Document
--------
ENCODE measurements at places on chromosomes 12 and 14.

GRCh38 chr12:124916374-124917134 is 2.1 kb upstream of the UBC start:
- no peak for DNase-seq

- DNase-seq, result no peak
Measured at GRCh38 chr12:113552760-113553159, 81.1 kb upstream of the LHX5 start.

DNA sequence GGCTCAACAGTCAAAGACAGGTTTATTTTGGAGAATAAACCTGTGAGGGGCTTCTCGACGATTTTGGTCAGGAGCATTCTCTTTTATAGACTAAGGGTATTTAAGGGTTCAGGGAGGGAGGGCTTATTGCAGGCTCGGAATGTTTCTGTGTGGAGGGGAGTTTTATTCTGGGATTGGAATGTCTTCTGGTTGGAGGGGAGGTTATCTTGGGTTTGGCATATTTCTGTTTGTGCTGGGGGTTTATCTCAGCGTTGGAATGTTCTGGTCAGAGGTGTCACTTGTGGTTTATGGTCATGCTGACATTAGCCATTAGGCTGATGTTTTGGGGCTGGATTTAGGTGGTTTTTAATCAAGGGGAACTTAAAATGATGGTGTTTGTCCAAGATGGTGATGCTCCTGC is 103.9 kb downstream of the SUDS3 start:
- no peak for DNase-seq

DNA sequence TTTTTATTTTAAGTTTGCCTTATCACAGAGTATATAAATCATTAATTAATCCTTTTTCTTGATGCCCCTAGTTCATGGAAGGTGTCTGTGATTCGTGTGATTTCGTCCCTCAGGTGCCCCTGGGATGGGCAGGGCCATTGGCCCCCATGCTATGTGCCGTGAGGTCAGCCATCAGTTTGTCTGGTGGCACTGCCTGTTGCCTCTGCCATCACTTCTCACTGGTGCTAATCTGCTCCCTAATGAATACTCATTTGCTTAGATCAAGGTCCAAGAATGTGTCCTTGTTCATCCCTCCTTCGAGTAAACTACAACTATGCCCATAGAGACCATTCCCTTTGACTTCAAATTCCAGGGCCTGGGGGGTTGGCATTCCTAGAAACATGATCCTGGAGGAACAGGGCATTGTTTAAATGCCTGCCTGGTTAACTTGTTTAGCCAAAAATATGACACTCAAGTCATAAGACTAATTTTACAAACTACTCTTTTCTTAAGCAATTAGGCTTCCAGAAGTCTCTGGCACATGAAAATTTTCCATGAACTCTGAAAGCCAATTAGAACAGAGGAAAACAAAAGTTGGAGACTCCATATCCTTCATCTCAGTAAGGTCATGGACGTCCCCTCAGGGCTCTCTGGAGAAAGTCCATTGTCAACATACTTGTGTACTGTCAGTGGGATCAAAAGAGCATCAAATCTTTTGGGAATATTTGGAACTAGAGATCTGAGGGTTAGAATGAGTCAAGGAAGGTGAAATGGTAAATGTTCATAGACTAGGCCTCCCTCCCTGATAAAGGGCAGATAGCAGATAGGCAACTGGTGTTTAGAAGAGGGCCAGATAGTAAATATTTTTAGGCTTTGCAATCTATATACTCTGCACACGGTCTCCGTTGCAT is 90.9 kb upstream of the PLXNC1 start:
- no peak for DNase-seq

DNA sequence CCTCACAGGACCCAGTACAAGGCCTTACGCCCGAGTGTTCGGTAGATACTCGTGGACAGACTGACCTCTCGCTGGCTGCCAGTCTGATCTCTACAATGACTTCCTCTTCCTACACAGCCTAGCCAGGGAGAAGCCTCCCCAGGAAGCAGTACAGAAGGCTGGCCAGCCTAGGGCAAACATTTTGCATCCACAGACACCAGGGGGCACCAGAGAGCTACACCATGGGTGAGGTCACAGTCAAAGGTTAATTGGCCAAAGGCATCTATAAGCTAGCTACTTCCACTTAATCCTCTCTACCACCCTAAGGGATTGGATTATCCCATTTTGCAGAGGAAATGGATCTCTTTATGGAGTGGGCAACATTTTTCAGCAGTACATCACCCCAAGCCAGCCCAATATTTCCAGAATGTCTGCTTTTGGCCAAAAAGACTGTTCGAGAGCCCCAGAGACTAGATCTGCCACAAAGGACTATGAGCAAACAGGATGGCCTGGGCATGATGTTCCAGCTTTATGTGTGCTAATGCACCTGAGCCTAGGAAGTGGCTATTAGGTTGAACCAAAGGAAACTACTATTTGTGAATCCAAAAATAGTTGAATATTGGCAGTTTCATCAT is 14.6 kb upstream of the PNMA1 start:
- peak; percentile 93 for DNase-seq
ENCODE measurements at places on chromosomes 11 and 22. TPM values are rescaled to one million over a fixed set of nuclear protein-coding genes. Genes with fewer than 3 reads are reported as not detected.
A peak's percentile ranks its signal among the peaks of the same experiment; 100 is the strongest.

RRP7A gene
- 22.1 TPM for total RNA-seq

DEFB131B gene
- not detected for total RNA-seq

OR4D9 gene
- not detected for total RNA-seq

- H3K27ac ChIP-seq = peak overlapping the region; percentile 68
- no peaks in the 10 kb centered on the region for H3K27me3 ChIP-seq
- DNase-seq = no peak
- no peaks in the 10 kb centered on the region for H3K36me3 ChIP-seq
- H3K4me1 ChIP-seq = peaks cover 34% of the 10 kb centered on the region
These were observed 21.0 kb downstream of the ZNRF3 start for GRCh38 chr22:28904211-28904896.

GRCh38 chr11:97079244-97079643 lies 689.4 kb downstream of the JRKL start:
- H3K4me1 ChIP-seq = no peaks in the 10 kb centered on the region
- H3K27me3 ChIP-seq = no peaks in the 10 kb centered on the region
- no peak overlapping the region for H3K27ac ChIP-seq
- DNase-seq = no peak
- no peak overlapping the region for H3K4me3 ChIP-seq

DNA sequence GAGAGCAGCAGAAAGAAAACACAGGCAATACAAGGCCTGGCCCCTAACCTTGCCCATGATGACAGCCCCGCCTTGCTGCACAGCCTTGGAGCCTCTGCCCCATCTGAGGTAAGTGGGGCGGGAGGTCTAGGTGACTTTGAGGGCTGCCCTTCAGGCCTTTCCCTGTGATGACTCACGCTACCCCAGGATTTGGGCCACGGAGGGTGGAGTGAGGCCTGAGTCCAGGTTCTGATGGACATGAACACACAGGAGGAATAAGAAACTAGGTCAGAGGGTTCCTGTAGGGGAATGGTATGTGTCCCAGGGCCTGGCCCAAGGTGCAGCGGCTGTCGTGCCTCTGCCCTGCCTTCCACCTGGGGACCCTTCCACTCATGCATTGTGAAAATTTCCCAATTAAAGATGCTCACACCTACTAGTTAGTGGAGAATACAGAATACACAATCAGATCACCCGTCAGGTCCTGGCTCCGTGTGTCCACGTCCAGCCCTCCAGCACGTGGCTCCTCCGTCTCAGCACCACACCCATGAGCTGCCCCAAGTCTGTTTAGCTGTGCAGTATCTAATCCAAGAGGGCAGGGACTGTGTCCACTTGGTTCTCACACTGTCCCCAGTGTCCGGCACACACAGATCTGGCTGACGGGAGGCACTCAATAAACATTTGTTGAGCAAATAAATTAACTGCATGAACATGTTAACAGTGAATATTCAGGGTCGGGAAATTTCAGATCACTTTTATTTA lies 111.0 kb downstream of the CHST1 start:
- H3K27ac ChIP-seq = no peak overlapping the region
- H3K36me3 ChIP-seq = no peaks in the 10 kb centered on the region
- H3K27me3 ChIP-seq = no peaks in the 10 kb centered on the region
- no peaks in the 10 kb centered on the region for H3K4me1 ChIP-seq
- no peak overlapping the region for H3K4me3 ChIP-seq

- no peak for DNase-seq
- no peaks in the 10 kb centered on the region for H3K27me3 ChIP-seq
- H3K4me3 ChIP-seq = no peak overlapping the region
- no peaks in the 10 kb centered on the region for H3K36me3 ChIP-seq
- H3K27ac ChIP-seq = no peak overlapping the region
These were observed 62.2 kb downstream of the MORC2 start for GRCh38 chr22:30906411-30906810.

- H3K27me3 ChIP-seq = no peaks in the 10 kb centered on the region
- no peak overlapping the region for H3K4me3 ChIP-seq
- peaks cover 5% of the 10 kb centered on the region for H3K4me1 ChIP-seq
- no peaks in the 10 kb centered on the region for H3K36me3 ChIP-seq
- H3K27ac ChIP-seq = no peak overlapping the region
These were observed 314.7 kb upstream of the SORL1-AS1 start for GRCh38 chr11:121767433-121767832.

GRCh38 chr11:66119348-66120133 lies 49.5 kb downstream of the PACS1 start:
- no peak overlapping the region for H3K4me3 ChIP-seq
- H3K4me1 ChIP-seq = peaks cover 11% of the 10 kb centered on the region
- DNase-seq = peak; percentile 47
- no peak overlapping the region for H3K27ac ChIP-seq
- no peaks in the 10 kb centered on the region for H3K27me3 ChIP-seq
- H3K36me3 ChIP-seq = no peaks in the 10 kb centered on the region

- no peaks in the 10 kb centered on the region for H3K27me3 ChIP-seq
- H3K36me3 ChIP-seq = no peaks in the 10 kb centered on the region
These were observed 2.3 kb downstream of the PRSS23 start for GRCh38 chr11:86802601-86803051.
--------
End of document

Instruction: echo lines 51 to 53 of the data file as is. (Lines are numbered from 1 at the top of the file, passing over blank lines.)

- no peak overlapping the region for H3K4me3 ChIP-seq
- H3K4me1 ChIP-seq = peaks cover 11% of the 10 kb centered on the region
- DNase-seq = peak; percentile 47